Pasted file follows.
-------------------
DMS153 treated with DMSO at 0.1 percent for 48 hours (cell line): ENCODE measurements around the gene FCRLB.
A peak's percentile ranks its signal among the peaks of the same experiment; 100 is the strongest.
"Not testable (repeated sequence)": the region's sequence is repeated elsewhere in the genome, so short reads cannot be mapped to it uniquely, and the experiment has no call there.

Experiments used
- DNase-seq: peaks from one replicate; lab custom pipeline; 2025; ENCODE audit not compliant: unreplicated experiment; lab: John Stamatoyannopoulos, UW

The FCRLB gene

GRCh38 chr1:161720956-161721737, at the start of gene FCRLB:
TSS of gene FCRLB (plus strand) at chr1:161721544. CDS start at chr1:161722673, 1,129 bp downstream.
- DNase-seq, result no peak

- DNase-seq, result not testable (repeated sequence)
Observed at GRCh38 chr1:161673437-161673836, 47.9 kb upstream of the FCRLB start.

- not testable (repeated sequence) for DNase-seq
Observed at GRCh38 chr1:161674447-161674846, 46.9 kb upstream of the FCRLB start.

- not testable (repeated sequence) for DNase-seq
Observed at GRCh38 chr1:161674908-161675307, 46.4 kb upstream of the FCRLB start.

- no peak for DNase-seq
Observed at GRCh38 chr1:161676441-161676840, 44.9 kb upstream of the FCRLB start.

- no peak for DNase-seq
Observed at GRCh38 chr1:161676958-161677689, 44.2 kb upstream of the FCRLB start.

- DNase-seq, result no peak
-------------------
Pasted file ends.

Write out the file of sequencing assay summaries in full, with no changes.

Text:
DMS153 treated with DMSO at 0.1 percent for 48 hours (cell line): ENCODE measurements around the gene FCRLB.
A peak's percentile ranks its signal among the peaks of the same experiment; 100 is the strongest.
"Not testable (repeated sequence)": the region's sequence is repeated elsewhere in the genome, so short reads cannot be mapped to it uniquely, and the experiment has no call there.

Experiments used
- DNase-seq: peaks from one replicate; lab custom pipeline; 2025; ENCODE audit not compliant: unreplicated experiment; lab: John Stamatoyannopoulos, UW

The FCRLB gene

GRCh38 chr1:161720956-161721737, at the start of gene FCRLB:
TSS of gene FCRLB (plus strand) at chr1:161721544. CDS start at chr1:161722673, 1,129 bp downstream.
- DNase-seq, result no peak

- DNase-seq, result not testable (repeated sequence)
Observed at GRCh38 chr1:161673437-161673836, 47.9 kb upstream of the FCRLB start.

- not testable (repeated sequence) for DNase-seq
Observed at GRCh38 chr1:161674447-161674846, 46.9 kb upstream of the FCRLB start.

- not testable (repeated sequence) for DNase-seq
Observed at GRCh38 chr1:161674908-161675307, 46.4 kb upstream of the FCRLB start.

- no peak for DNase-seq
Observed at GRCh38 chr1:161676441-161676840, 44.9 kb upstream of the FCRLB start.

- no peak for DNase-seq
Observed at GRCh38 chr1:161676958-161677689, 44.2 kb upstream of the FCRLB start.

- DNase-seq, result no peak